Sinterklaas in WWII

The photo was shot during wartime, 6 December 1944

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(Sinterklaas, St-Nicholas in the Netherlands and Belgium, arrives in Rucphen, a town near Roosendaal (The Netherlands). Normally Sinterklaas arrives on a white horse but this he uses a Sherman-tank.)

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Sinterklaas or Sint-Nicolaas is a mythical figure with legendary, historical and folkloric origins based on Saint Nicholas(He is the primary source of the popular Christmas icon of Santa Claus). Other names for the figure include De Sint (“The Saint”), De Goede Sint (“The Good Saint”), and De Goedheiligman (“The Good Holy Man”)

Nowadays this mythical figure is causing a bit of controversy with the Political Correct brigade, they claim this MYTHICAL figure and his MYTHICAL servant, who happens to be black is promoting racism and glorifying slavery, the point they are forgetting is they are mythical .It is basically the equivalent of saying that Santa Claus is  exploiting small people and is  guilty of child labor.But I am not going to focus on that but rather on the WWII era.

Sinterklaas is celebrated annually with the giving of gifts on 5 December, the night before Saint Nicholas Day in the Northern Netherlands and on the morning of 6 December, Saint Nicholas Day itself, in the (Roman Catholic) southern provinces, Belgium, Luxembourg and Northern France (French Flanders, Lorraine and Artois). He is also well known in territories of the former Dutch Empire, including Aruba, Bonaire, Curaçao, and Suriname.

During the German occupation of the Netherlands (1940–1945) many of the traditional Sinterklaas rhymes were rewritten to reflect current events.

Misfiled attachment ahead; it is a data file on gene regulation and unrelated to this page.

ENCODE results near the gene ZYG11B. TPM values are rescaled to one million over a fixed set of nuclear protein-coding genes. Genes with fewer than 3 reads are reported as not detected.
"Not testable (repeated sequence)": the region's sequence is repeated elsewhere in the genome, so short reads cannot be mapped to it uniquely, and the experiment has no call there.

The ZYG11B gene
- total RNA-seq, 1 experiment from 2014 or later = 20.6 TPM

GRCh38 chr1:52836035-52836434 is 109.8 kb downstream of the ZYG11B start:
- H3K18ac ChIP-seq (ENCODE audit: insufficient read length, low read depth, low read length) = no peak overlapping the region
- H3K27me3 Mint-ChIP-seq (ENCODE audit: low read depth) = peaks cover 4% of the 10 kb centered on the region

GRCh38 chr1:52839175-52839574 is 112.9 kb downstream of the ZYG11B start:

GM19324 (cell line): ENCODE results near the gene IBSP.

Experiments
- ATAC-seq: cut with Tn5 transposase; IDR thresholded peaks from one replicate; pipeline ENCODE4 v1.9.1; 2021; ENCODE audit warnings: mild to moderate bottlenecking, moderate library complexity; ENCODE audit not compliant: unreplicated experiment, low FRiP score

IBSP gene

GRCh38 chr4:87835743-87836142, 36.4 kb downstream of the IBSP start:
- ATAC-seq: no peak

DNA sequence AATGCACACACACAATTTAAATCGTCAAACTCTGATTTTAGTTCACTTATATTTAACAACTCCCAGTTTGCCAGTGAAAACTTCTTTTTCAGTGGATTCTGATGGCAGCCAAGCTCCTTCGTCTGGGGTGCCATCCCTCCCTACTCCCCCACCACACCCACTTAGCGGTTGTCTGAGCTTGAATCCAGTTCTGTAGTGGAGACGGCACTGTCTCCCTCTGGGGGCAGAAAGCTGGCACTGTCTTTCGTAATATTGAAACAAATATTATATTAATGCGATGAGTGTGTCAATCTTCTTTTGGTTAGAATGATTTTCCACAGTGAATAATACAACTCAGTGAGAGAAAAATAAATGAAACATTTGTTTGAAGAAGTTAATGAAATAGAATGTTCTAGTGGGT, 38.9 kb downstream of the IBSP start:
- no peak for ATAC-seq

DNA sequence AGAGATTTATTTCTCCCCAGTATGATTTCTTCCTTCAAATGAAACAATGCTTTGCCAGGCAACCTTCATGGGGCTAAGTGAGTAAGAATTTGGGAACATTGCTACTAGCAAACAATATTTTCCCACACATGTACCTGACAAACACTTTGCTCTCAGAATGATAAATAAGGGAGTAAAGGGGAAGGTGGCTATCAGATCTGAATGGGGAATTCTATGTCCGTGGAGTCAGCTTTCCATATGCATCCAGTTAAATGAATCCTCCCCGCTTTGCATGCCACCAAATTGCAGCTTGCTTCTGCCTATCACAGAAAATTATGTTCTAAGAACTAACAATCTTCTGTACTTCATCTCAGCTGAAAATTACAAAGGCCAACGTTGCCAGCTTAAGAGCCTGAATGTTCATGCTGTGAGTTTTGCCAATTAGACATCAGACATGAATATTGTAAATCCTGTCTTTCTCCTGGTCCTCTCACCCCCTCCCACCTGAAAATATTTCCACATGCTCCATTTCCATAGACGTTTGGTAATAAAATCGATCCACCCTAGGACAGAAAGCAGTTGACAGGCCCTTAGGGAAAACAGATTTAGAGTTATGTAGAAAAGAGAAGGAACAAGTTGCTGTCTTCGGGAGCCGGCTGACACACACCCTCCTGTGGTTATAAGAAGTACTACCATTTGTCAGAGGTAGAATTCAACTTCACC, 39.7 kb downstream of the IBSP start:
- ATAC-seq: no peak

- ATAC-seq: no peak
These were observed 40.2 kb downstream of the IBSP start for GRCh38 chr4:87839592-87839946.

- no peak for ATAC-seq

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he Royal Air Force (RAF) was often celebrated. In 1941, for instance, the RAF dropped boxes of candy over the occupied Netherlands.

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One classical poem turned contemporary was the following:

original
Sinterklaas, kapoentje,
Gooi wat in mijn schoentje,
Gooi wat in mijn laarsje,
Dank U Sinterklaasje
which became the contemporary version
R.A.F. Kapoentje,
Gooi wat in mijn schoentje,
Bij de Moffen gooien,
Maar in Holland strooien!
translations
original
Sinterklaas, little capon,
Throw something in my little shoe,
Throw something in my little boot,
Thank you Sinterklaas
R.A.F. version
R.A.F. Little Capon,
throw something in my little shoe
throw [bombs] at the Krauts
but scatter [candy] in Holland!

This is a variation of one of the best-known traditional Sinterklaas rhymes, with “R.A.F.” replacing “Sinterklaas” in the first line (the two expressions have the same metrical characteristics in the first and second, and in the third and fourth lines). The Dutch word kapoentje (little rascal) is traditional to the rhyme, but in this case it also alludes to a capon. The second line is straight from the original rhyme, but in the third and fourth line the RAF is encouraged to drop bombs on the Moffen (slur for Germans, like “krauts” in English) and candy over the Netherlands. Many of the Sinterklaas poems of this time noted the lack of food and basic necessities, and the German occupiers having taken everything of value; others expressed admiration for the Dutch Resistance.

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Originally Sinterklaas was only accompanied with one (or sometimes two) Zwarte Pieten, but just after the liberation of the Netherlands, Canadian soldiers organized a Sinterklaas party with many Zwarte Pieten, and ever since this has been the custom, each Piet normally having his own dedicated task.

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The arrival of Sinreklaas has always been a big event in the Dutch Christmas time celebrations,ever since the first arrival in Venray in 1888 it has been a major event.

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However during the war years these arrival events were organized by National Socialist organizations like “Winterhulp” and “Nationale Jeugdstorm” from the NSB,basically the Dutch equivalent of the Hitler Youth.

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He didn’t always look like a jolly man during the war years this picture was taken in 1940. his 2 servants are in some sort of uniform so I reckon this arrival may not have been authorized by the NSB.

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It is sad to see that currently some people want to destroy what is basically a joyful event for children. In the darkest of days during WWII it would have given some hope and some sense of normality to the children,even when some of it was organized by the Dutch National Socialist Party

 

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